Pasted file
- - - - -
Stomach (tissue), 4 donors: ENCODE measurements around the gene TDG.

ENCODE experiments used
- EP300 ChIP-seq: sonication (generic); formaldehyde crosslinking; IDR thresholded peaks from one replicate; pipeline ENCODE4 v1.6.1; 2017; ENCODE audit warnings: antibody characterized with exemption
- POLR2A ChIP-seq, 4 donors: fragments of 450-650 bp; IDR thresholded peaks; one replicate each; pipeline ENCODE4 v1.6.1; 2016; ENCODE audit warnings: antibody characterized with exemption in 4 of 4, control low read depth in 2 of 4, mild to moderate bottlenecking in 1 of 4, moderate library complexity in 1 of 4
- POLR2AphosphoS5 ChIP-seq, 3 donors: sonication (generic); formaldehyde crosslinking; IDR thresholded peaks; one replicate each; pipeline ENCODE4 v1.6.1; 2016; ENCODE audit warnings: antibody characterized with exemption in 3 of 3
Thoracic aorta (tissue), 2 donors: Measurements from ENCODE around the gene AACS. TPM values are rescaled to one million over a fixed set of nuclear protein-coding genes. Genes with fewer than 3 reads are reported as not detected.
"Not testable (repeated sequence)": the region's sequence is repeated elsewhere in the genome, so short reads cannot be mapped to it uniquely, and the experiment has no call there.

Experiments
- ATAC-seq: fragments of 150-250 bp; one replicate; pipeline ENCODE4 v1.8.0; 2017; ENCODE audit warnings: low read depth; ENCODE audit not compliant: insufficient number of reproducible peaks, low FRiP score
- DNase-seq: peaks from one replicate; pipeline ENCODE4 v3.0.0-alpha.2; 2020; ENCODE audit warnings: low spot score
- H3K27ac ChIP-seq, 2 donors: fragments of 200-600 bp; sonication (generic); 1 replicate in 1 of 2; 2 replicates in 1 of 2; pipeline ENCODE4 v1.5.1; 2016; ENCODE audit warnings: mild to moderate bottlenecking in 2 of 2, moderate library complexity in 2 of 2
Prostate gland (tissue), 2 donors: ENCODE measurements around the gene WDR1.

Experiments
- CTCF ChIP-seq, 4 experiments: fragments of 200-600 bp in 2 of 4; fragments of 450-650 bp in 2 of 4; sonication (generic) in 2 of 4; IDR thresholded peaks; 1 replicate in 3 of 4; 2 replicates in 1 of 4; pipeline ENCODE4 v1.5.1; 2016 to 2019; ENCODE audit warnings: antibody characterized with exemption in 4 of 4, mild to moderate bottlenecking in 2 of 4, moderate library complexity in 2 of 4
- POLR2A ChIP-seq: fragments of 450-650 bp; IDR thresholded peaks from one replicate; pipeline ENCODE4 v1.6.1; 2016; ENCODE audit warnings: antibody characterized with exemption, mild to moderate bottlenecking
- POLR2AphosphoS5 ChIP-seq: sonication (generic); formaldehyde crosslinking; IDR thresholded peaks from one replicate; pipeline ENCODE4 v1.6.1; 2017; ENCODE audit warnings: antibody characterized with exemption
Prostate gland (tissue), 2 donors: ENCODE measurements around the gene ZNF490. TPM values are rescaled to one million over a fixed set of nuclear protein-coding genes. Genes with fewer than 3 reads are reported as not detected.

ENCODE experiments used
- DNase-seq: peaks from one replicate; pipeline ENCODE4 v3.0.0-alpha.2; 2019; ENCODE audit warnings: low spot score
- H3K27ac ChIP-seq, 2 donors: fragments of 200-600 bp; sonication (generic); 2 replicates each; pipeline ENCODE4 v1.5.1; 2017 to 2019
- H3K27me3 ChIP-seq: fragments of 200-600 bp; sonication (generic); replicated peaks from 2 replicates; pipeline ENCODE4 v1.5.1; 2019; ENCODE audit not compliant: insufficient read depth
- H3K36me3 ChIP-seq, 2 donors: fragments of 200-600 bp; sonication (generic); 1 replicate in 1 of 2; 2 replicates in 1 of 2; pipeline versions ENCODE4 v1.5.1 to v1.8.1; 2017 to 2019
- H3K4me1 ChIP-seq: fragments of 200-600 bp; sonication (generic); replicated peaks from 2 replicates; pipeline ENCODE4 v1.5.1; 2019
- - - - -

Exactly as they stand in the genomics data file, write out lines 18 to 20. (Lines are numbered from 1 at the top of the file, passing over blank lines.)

ENCODE experiments used
- DNase-seq: peaks from one replicate; pipeline ENCODE4 v3.0.0-alpha.2; 2019; ENCODE audit warnings: low spot score
- H3K27ac ChIP-seq, 2 donors: fragments of 200-600 bp; sonication (generic); 2 replicates each; pipeline ENCODE4 v1.5.1; 2017 to 2019